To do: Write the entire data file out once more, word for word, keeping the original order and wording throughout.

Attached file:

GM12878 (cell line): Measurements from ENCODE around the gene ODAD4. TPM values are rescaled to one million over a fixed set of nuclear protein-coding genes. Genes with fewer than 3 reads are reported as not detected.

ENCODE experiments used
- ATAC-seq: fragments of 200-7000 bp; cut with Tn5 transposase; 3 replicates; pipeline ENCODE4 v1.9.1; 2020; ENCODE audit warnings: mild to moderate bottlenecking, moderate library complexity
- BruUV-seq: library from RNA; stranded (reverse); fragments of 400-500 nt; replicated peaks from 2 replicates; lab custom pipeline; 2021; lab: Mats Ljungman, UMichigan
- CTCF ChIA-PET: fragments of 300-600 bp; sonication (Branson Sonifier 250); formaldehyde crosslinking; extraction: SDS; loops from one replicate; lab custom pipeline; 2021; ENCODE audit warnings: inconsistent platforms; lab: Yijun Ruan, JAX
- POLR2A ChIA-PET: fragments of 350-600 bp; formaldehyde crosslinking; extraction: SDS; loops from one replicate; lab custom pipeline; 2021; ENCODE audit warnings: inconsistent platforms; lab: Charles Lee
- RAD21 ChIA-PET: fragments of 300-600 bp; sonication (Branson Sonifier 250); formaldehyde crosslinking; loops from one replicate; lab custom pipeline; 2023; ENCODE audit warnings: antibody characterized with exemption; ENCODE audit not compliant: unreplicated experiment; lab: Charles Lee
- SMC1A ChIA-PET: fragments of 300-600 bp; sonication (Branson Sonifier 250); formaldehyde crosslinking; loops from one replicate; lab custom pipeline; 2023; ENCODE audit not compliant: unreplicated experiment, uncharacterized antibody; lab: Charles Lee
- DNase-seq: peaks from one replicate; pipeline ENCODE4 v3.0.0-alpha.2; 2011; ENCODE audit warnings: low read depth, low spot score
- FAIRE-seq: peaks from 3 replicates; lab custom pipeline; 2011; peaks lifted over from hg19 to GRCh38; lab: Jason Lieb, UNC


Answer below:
GM12878 (cell line): Measurements from ENCODE around the gene ODAD4. TPM values are rescaled to one million over a fixed set of nuclear protein-coding genes. Genes with fewer than 3 reads are reported as not detected.

ENCODE experiments used
- ATAC-seq: fragments of 200-7000 bp; cut with Tn5 transposase; 3 replicates; pipeline ENCODE4 v1.9.1; 2020; ENCODE audit warnings: mild to moderate bottlenecking, moderate library complexity
- BruUV-seq: library from RNA; stranded (reverse); fragments of 400-500 nt; replicated peaks from 2 replicates; lab custom pipeline; 2021; lab: Mats Ljungman, UMichigan
- CTCF ChIA-PET: fragments of 300-600 bp; sonication (Branson Sonifier 250); formaldehyde crosslinking; extraction: SDS; loops from one replicate; lab custom pipeline; 2021; ENCODE audit warnings: inconsistent platforms; lab: Yijun Ruan, JAX
- POLR2A ChIA-PET: fragments of 350-600 bp; formaldehyde crosslinking; extraction: SDS; loops from one replicate; lab custom pipeline; 2021; ENCODE audit warnings: inconsistent platforms; lab: Charles Lee
- RAD21 ChIA-PET: fragments of 300-600 bp; sonication (Branson Sonifier 250); formaldehyde crosslinking; loops from one replicate; lab custom pipeline; 2023; ENCODE audit warnings: antibody characterized with exemption; ENCODE audit not compliant: unreplicated experiment; lab: Charles Lee
- SMC1A ChIA-PET: fragments of 300-600 bp; sonication (Branson Sonifier 250); formaldehyde crosslinking; loops from one replicate; lab custom pipeline; 2023; ENCODE audit not compliant: unreplicated experiment, uncharacterized antibody; lab: Charles Lee
- DNase-seq: peaks from one replicate; pipeline ENCODE4 v3.0.0-alpha.2; 2011; ENCODE audit warnings: low read depth, low spot score
- FAIRE-seq: peaks from 3 replicates; lab custom pipeline; 2011; peaks lifted over from hg19 to GRCh38; lab: Jason Lieb, UNC